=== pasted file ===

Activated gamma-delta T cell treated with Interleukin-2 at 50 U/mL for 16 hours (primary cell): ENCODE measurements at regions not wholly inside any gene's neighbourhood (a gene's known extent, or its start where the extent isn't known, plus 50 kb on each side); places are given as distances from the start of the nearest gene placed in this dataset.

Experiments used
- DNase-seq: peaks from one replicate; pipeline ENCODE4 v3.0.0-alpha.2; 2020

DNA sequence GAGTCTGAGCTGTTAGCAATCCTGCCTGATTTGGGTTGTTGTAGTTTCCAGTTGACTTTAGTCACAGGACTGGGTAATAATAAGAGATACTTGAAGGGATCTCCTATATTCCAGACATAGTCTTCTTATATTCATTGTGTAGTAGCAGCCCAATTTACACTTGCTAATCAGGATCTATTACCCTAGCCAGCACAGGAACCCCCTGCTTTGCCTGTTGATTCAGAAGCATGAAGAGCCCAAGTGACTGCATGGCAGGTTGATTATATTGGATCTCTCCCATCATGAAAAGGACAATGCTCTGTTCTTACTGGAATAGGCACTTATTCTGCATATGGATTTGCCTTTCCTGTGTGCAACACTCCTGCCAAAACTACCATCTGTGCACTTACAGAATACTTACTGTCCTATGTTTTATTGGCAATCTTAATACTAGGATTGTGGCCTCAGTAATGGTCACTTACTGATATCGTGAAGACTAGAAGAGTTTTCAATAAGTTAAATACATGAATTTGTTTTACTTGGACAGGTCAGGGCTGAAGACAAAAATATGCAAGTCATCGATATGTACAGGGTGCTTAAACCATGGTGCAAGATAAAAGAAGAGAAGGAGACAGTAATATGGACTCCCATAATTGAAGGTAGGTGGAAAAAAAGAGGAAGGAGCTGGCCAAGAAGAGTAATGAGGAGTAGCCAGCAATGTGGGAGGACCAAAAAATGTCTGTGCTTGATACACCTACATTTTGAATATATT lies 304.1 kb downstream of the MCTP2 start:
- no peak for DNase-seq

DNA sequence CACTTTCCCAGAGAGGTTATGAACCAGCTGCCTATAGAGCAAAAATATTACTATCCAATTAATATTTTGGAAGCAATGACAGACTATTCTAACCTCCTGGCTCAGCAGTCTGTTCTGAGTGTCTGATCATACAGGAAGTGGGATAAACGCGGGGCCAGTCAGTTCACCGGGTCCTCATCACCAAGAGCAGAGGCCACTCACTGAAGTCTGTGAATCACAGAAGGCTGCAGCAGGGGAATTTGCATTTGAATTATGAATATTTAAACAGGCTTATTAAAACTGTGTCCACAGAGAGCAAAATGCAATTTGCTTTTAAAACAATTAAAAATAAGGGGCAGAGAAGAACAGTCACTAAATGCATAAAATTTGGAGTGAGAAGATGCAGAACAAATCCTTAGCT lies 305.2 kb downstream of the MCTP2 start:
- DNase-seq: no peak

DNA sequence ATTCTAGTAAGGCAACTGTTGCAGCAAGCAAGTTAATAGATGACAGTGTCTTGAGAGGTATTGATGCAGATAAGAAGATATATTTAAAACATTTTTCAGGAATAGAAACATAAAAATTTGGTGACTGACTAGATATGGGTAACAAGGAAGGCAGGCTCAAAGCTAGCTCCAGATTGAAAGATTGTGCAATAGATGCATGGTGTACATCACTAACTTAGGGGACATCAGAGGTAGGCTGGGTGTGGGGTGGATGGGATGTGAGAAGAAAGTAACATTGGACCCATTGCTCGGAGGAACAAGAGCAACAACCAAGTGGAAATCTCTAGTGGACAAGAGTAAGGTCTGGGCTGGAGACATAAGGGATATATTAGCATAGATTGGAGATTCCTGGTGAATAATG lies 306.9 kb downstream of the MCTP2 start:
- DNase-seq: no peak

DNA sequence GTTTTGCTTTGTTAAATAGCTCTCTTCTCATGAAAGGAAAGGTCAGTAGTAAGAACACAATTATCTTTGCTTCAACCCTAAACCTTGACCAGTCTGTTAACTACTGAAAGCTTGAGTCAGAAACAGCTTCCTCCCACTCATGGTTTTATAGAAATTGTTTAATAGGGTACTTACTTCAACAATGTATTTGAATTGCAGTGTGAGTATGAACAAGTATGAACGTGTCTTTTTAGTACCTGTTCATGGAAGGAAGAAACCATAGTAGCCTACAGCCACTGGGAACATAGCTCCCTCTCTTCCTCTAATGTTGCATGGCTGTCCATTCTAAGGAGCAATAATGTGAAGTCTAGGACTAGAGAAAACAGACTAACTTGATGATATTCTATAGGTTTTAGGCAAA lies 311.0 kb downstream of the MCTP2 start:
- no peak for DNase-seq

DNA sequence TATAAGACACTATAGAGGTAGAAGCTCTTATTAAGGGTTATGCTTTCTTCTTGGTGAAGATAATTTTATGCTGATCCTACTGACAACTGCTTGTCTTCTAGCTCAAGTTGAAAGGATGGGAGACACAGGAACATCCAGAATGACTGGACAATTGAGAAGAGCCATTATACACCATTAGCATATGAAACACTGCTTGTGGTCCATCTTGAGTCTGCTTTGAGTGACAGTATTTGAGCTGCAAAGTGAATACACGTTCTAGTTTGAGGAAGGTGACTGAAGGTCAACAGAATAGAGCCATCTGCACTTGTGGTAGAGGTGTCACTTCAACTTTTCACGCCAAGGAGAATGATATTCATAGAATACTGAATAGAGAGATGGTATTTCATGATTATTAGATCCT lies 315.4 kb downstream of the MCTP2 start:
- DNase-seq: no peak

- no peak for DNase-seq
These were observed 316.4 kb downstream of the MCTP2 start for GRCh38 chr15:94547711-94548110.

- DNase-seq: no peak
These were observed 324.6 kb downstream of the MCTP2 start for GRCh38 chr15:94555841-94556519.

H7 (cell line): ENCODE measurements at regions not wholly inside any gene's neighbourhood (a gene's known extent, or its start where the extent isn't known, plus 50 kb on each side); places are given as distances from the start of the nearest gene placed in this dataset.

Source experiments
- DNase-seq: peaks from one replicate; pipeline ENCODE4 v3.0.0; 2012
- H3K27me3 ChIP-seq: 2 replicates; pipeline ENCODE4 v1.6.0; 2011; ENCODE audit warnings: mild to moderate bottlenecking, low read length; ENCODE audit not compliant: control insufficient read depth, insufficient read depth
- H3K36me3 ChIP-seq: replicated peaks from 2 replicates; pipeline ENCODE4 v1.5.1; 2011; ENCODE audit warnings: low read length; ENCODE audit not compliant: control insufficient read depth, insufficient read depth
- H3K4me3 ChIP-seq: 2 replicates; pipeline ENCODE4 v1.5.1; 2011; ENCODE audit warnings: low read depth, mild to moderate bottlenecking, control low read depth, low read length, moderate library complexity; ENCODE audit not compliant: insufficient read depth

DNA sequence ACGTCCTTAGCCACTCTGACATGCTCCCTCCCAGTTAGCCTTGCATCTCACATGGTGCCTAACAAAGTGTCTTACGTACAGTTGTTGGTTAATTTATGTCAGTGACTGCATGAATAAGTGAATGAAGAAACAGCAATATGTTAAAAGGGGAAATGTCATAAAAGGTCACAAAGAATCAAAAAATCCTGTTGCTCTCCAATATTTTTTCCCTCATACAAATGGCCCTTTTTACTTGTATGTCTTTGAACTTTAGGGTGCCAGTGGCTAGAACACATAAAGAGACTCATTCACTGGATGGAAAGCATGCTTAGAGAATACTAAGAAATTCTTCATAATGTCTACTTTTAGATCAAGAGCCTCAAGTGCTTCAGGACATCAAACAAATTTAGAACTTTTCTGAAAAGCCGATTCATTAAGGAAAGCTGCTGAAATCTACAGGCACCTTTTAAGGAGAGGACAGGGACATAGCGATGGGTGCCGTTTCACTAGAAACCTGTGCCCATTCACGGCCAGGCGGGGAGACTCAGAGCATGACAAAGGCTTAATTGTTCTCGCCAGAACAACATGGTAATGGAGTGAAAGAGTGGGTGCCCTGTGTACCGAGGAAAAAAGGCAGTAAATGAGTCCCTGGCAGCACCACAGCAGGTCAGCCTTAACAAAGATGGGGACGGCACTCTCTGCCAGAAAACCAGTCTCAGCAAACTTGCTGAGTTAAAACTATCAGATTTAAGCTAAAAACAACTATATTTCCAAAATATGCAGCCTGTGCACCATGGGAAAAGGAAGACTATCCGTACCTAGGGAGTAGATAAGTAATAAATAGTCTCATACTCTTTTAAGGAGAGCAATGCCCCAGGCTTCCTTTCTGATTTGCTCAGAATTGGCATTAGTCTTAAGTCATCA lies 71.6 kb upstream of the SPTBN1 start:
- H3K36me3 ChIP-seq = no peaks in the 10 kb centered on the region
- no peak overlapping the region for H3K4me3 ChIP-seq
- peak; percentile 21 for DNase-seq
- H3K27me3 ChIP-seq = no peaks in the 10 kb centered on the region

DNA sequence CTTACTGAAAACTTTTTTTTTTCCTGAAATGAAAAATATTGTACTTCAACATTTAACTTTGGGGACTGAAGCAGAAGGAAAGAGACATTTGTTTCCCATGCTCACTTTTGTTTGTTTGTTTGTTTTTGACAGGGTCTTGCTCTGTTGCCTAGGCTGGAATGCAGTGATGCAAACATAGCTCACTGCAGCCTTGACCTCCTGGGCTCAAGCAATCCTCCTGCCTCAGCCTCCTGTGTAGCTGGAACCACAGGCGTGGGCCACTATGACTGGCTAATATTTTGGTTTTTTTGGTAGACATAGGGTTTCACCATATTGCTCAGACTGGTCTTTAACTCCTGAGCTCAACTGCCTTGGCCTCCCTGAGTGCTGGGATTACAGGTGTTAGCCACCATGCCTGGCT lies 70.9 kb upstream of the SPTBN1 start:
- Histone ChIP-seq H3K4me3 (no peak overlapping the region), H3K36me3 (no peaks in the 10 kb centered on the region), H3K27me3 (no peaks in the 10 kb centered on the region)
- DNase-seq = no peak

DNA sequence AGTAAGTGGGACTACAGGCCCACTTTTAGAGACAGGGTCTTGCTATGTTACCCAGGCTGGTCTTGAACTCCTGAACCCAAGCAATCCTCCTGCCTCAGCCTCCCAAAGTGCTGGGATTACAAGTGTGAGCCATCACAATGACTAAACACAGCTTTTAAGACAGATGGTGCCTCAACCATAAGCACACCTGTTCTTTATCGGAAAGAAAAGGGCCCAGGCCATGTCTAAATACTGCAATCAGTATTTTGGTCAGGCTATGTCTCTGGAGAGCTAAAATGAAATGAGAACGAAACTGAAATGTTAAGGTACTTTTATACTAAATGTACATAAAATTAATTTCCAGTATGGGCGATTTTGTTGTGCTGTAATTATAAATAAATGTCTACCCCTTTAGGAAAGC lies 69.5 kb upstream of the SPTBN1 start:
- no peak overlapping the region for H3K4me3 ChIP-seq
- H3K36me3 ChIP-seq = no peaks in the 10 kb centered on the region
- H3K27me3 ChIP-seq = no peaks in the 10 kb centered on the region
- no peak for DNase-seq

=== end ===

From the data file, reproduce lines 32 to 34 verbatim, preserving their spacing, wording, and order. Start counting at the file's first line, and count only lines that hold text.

DNA sequence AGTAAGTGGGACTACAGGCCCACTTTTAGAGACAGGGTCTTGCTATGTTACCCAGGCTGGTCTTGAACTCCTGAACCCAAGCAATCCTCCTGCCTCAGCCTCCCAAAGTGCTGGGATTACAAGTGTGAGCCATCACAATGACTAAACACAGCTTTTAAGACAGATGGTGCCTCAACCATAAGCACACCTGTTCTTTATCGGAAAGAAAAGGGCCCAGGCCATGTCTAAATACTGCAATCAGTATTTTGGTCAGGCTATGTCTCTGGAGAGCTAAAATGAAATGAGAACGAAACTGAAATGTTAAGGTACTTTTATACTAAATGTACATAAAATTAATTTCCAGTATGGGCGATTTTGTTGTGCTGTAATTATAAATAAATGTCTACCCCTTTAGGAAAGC lies 69.5 kb upstream of the SPTBN1 start:
- no peak overlapping the region for H3K4me3 ChIP-seq
- H3K36me3 ChIP-seq = no peaks in the 10 kb centered on the region